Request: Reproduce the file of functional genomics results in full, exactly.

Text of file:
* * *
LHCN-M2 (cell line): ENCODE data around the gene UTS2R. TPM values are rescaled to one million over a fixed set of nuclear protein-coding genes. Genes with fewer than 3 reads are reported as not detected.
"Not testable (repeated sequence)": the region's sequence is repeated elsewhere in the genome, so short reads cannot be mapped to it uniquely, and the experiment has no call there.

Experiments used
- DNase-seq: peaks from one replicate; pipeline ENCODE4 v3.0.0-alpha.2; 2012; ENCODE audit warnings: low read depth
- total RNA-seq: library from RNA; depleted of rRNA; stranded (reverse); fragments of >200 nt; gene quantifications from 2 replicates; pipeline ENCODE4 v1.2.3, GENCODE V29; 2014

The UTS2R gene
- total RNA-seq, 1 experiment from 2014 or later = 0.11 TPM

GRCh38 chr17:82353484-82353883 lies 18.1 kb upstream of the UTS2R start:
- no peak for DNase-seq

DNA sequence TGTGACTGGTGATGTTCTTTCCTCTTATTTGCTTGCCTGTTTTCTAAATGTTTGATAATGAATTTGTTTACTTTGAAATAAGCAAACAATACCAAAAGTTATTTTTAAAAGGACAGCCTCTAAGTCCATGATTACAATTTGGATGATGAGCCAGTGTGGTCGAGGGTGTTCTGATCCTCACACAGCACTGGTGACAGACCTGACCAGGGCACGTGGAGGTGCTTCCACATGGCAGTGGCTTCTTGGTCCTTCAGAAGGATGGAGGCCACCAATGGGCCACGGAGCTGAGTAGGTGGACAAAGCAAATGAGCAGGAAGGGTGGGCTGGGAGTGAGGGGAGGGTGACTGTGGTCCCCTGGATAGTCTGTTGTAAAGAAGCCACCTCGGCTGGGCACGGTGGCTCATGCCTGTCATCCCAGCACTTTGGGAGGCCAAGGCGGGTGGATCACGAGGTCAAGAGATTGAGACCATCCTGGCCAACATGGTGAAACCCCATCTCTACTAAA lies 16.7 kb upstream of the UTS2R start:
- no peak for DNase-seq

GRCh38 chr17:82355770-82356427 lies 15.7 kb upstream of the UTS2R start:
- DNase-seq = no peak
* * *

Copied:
LHCN-M2 (cell line): ENCODE data around the gene UTS2R. TPM values are rescaled to one million over a fixed set of nuclear protein-coding genes. Genes with fewer than 3 reads are reported as not detected.
"Not testable (repeated sequence)": the region's sequence is repeated elsewhere in the genome, so short reads cannot be mapped to it uniquely, and the experiment has no call there.

Experiments used
- DNase-seq: peaks from one replicate; pipeline ENCODE4 v3.0.0-alpha.2; 2012; ENCODE audit warnings: low read depth
- total RNA-seq: library from RNA; depleted of rRNA; stranded (reverse); fragments of >200 nt; gene quantifications from 2 replicates; pipeline ENCODE4 v1.2.3, GENCODE V29; 2014

The UTS2R gene
- total RNA-seq, 1 experiment from 2014 or later = 0.11 TPM

GRCh38 chr17:82353484-82353883 lies 18.1 kb upstream of the UTS2R start:
- no peak for DNase-seq

DNA sequence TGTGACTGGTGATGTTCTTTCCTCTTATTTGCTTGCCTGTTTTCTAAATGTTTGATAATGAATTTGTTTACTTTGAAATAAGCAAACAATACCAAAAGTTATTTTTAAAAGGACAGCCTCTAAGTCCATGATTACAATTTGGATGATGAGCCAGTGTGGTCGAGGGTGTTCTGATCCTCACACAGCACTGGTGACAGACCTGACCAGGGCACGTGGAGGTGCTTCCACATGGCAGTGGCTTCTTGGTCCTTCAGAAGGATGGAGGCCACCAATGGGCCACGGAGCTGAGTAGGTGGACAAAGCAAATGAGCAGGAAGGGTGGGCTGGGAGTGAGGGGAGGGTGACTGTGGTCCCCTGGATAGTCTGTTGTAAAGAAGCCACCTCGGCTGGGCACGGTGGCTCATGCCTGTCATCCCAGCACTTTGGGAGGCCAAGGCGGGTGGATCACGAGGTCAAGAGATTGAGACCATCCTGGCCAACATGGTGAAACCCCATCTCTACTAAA lies 16.7 kb upstream of the UTS2R start:
- no peak for DNase-seq

GRCh38 chr17:82355770-82356427 lies 15.7 kb upstream of the UTS2R start:
- DNase-seq = no peak